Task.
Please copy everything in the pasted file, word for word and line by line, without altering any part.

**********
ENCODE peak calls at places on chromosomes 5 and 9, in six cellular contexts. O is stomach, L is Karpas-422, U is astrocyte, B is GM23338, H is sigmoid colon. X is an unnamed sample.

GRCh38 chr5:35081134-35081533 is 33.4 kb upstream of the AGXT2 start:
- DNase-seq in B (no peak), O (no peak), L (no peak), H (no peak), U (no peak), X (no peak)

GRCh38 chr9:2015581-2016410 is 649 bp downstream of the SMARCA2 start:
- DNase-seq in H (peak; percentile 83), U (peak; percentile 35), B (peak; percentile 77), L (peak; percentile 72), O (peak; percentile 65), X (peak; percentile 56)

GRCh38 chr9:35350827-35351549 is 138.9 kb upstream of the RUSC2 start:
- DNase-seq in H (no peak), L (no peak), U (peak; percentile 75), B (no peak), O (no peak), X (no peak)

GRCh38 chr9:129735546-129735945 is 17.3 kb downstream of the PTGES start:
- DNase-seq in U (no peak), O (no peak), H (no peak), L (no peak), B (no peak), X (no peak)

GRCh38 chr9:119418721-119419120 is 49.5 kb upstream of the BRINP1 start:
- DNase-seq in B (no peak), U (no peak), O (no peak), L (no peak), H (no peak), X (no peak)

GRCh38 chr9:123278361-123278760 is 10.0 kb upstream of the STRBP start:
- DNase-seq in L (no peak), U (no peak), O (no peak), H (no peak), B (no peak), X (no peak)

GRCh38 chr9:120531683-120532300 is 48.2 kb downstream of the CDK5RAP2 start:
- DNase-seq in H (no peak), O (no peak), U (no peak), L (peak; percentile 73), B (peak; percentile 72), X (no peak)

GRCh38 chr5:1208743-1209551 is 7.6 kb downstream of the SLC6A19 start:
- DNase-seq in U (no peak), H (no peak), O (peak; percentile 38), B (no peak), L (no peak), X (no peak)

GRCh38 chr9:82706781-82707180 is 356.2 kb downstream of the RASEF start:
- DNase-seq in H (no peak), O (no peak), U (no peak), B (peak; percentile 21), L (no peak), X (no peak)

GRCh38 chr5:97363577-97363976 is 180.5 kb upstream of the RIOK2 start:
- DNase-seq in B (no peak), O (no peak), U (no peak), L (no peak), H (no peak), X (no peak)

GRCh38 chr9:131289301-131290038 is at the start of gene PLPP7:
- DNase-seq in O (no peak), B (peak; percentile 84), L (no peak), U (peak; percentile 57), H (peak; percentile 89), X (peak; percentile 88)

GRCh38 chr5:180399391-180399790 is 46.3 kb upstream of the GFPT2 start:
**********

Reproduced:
ENCODE peak calls at places on chromosomes 5 and 9, in six cellular contexts. O is stomach, L is Karpas-422, U is astrocyte, B is GM23338, H is sigmoid colon. X is an unnamed sample.

GRCh38 chr5:35081134-35081533 is 33.4 kb upstream of the AGXT2 start:
- DNase-seq in B (no peak), O (no peak), L (no peak), H (no peak), U (no peak), X (no peak)

GRCh38 chr9:2015581-2016410 is 649 bp downstream of the SMARCA2 start:
- DNase-seq in H (peak; percentile 83), U (peak; percentile 35), B (peak; percentile 77), L (peak; percentile 72), O (peak; percentile 65), X (peak; percentile 56)

GRCh38 chr9:35350827-35351549 is 138.9 kb upstream of the RUSC2 start:
- DNase-seq in H (no peak), L (no peak), U (peak; percentile 75), B (no peak), O (no peak), X (no peak)

GRCh38 chr9:129735546-129735945 is 17.3 kb downstream of the PTGES start:
- DNase-seq in U (no peak), O (no peak), H (no peak), L (no peak), B (no peak), X (no peak)

GRCh38 chr9:119418721-119419120 is 49.5 kb upstream of the BRINP1 start:
- DNase-seq in B (no peak), U (no peak), O (no peak), L (no peak), H (no peak), X (no peak)

GRCh38 chr9:123278361-123278760 is 10.0 kb upstream of the STRBP start:
- DNase-seq in L (no peak), U (no peak), O (no peak), H (no peak), B (no peak), X (no peak)

GRCh38 chr9:120531683-120532300 is 48.2 kb downstream of the CDK5RAP2 start:
- DNase-seq in H (no peak), O (no peak), U (no peak), L (peak; percentile 73), B (peak; percentile 72), X (no peak)

GRCh38 chr5:1208743-1209551 is 7.6 kb downstream of the SLC6A19 start:
- DNase-seq in U (no peak), H (no peak), O (peak; percentile 38), B (no peak), L (no peak), X (no peak)

GRCh38 chr9:82706781-82707180 is 356.2 kb downstream of the RASEF start:
- DNase-seq in H (no peak), O (no peak), U (no peak), B (peak; percentile 21), L (no peak), X (no peak)

GRCh38 chr5:97363577-97363976 is 180.5 kb upstream of the RIOK2 start:
- DNase-seq in B (no peak), O (no peak), U (no peak), L (no peak), H (no peak), X (no peak)

GRCh38 chr9:131289301-131290038 is at the start of gene PLPP7:
- DNase-seq in O (no peak), B (peak; percentile 84), L (no peak), U (peak; percentile 57), H (peak; percentile 89), X (peak; percentile 88)

GRCh38 chr5:180399391-180399790 is 46.3 kb upstream of the GFPT2 start: